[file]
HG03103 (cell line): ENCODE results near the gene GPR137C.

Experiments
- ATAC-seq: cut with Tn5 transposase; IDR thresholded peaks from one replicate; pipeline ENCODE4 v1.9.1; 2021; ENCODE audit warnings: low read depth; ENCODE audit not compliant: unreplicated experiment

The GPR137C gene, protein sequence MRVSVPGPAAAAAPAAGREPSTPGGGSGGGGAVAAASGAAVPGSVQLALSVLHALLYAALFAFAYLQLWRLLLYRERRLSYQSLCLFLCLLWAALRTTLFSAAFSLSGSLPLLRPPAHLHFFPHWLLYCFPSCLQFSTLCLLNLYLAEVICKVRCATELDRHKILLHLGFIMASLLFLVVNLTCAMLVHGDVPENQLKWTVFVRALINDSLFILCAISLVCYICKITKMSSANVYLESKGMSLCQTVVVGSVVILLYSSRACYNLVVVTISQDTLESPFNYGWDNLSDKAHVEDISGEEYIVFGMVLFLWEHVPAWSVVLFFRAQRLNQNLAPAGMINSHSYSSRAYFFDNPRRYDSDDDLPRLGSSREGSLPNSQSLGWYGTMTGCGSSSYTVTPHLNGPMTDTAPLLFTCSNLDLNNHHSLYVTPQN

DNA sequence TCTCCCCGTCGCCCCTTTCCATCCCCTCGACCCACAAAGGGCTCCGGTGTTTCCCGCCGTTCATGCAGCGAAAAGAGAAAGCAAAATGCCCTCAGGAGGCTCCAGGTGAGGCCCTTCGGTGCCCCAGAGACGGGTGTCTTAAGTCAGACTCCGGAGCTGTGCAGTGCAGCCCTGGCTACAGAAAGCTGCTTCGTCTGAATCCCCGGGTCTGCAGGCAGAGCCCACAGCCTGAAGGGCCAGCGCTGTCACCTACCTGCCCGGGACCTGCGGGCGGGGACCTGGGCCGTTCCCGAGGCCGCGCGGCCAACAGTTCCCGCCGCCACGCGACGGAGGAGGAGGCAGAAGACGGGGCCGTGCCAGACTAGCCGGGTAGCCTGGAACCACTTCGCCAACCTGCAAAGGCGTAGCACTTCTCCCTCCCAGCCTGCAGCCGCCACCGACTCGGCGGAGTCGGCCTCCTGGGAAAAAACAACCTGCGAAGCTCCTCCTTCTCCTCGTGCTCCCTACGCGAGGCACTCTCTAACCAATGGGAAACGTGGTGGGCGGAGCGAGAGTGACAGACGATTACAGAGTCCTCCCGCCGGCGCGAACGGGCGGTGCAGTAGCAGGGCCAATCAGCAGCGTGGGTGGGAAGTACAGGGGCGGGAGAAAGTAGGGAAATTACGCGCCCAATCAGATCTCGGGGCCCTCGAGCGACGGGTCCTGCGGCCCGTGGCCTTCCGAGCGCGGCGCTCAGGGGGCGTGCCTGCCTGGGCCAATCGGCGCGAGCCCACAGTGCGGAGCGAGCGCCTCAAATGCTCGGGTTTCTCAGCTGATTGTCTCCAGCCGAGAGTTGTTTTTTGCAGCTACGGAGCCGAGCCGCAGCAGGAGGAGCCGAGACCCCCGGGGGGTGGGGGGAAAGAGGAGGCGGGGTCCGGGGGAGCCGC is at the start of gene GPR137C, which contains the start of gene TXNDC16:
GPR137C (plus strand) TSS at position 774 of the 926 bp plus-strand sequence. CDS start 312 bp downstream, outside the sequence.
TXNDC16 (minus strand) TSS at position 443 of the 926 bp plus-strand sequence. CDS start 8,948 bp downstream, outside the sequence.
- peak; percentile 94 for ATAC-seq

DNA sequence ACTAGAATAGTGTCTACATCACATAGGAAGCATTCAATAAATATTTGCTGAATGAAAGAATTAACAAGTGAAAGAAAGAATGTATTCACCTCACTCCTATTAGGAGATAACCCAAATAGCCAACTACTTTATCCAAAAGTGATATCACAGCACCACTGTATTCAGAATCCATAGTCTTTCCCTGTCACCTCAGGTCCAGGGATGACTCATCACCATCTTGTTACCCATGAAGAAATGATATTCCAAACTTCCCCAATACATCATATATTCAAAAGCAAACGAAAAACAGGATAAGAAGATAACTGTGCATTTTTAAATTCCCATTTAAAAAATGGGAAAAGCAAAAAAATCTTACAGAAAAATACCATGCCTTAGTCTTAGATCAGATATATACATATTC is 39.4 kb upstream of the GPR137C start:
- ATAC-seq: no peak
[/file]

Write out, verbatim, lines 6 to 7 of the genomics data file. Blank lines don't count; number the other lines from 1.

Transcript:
GPR137C (plus strand) TSS at position 774 of the 926 bp plus-strand sequence. CDS start 312 bp downstream, outside the sequence.
TXNDC16 (minus strand) TSS at position 443 of the 926 bp plus-strand sequence. CDS start 8,948 bp downstream, outside the sequence.